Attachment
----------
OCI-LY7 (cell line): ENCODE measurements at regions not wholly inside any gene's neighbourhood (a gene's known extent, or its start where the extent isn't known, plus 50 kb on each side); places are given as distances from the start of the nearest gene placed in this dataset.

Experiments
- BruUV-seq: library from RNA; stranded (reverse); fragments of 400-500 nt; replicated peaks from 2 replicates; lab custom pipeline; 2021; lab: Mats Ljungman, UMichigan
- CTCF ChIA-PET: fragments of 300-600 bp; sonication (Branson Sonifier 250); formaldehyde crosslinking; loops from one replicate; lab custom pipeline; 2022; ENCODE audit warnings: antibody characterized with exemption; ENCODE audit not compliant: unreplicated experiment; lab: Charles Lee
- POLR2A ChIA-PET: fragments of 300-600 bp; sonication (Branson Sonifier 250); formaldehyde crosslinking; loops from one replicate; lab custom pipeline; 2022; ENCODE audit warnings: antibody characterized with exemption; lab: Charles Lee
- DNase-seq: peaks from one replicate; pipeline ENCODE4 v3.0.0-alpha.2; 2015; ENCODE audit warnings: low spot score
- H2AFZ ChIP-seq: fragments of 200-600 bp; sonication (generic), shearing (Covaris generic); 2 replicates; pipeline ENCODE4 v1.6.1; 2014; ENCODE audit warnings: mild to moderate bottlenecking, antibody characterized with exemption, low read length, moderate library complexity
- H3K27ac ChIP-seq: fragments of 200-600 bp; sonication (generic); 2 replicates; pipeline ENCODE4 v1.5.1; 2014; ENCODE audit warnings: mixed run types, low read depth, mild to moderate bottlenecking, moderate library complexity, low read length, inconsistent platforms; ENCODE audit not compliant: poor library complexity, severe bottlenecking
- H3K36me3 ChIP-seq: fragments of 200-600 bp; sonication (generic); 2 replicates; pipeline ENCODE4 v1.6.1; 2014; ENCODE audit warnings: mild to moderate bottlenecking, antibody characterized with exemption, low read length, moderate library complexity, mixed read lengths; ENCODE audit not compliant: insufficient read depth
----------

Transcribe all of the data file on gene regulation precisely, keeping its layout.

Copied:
OCI-LY7 (cell line): ENCODE measurements at regions not wholly inside any gene's neighbourhood (a gene's known extent, or its start where the extent isn't known, plus 50 kb on each side); places are given as distances from the start of the nearest gene placed in this dataset.

Experiments
- BruUV-seq: library from RNA; stranded (reverse); fragments of 400-500 nt; replicated peaks from 2 replicates; lab custom pipeline; 2021; lab: Mats Ljungman, UMichigan
- CTCF ChIA-PET: fragments of 300-600 bp; sonication (Branson Sonifier 250); formaldehyde crosslinking; loops from one replicate; lab custom pipeline; 2022; ENCODE audit warnings: antibody characterized with exemption; ENCODE audit not compliant: unreplicated experiment; lab: Charles Lee
- POLR2A ChIA-PET: fragments of 300-600 bp; sonication (Branson Sonifier 250); formaldehyde crosslinking; loops from one replicate; lab custom pipeline; 2022; ENCODE audit warnings: antibody characterized with exemption; lab: Charles Lee
- DNase-seq: peaks from one replicate; pipeline ENCODE4 v3.0.0-alpha.2; 2015; ENCODE audit warnings: low spot score
- H2AFZ ChIP-seq: fragments of 200-600 bp; sonication (generic), shearing (Covaris generic); 2 replicates; pipeline ENCODE4 v1.6.1; 2014; ENCODE audit warnings: mild to moderate bottlenecking, antibody characterized with exemption, low read length, moderate library complexity
- H3K27ac ChIP-seq: fragments of 200-600 bp; sonication (generic); 2 replicates; pipeline ENCODE4 v1.5.1; 2014; ENCODE audit warnings: mixed run types, low read depth, mild to moderate bottlenecking, moderate library complexity, low read length, inconsistent platforms; ENCODE audit not compliant: poor library complexity, severe bottlenecking
- H3K36me3 ChIP-seq: fragments of 200-600 bp; sonication (generic); 2 replicates; pipeline ENCODE4 v1.6.1; 2014; ENCODE audit warnings: mild to moderate bottlenecking, antibody characterized with exemption, low read length, moderate library complexity, mixed read lengths; ENCODE audit not compliant: insufficient read depth